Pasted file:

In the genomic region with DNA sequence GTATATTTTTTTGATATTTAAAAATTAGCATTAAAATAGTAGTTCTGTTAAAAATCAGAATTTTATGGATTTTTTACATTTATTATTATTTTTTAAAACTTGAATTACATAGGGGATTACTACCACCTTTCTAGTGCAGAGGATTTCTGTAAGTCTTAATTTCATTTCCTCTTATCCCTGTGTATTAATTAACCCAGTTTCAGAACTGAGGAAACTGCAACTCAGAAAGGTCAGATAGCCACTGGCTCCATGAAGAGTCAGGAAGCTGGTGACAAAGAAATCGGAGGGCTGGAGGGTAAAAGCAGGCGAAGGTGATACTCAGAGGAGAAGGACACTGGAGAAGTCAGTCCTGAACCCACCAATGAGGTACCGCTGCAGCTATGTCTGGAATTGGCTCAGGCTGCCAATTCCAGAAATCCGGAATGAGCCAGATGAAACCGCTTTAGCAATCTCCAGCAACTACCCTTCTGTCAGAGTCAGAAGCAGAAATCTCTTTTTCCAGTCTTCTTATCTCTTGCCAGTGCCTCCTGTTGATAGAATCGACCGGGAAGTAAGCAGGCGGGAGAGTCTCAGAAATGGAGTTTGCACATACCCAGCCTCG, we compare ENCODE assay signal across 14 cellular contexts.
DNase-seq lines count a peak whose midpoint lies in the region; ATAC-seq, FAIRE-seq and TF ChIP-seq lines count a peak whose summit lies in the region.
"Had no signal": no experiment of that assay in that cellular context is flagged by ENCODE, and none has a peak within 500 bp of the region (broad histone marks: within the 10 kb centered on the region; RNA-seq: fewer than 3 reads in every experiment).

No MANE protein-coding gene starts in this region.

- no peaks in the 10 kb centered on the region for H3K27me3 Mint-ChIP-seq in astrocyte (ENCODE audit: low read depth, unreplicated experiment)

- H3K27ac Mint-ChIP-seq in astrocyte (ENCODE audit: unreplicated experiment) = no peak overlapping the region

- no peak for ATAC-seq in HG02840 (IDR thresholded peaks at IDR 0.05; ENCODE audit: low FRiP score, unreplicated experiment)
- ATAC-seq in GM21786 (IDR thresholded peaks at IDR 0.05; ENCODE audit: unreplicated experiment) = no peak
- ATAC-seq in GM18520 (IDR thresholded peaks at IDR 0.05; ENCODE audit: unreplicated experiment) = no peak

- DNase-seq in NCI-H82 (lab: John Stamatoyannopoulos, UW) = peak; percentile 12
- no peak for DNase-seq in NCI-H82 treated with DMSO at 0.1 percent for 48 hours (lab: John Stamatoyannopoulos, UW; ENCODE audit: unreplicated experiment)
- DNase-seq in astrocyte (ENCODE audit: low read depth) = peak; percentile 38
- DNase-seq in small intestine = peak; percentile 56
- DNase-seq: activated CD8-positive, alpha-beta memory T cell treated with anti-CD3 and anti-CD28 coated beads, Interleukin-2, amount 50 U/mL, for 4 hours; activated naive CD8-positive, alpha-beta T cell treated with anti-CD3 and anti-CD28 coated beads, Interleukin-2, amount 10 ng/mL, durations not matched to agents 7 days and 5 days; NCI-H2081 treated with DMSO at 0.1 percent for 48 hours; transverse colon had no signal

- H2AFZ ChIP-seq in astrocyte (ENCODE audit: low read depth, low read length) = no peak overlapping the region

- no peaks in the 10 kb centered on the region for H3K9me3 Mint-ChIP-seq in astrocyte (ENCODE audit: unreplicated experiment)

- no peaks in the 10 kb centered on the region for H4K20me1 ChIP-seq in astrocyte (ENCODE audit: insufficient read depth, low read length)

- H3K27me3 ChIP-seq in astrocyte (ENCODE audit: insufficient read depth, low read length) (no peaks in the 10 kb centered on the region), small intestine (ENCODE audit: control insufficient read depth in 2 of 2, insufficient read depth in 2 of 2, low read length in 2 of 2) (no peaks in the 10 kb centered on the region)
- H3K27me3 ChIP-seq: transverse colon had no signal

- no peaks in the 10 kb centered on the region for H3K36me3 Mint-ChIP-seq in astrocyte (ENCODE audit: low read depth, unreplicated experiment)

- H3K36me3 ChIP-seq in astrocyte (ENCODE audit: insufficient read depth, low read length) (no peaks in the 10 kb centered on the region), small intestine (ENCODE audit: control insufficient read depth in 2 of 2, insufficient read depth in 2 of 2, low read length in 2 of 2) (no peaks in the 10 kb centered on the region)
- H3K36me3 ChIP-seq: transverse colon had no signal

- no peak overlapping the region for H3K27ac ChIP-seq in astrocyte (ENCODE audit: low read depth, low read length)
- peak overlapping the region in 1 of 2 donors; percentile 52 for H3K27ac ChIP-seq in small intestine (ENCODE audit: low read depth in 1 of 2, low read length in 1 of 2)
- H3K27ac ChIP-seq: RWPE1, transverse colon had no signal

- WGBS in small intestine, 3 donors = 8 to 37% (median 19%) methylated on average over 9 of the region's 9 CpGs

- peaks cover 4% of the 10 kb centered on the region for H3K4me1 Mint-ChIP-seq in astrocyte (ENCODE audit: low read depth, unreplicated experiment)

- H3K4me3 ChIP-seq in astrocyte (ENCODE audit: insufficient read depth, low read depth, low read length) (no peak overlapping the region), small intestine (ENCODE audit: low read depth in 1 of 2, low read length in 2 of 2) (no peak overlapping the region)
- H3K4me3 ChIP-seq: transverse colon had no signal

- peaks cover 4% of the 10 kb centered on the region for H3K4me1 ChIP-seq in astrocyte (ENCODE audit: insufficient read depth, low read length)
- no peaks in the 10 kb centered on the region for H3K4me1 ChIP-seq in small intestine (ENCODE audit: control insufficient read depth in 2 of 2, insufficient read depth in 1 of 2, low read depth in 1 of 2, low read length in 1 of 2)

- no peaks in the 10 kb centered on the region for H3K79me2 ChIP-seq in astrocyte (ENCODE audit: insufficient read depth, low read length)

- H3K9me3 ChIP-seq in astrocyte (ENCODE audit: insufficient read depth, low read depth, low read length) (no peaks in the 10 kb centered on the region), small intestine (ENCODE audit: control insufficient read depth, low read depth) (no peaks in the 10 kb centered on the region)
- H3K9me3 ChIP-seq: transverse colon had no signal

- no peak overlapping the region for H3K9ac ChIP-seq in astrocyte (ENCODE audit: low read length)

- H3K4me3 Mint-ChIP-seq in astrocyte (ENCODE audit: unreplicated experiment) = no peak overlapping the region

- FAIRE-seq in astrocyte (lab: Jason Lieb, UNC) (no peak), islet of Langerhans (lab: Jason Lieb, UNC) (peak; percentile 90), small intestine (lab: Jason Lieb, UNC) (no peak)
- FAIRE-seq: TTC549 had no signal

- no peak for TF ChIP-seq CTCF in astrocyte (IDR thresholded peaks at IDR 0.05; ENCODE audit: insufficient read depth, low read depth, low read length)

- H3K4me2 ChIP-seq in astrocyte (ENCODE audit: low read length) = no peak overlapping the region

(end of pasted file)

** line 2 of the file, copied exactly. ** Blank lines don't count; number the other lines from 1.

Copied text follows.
DNase-seq lines count a peak whose midpoint lies in the region; ATAC-seq, FAIRE-seq and TF ChIP-seq lines count a peak whose summit lies in the region.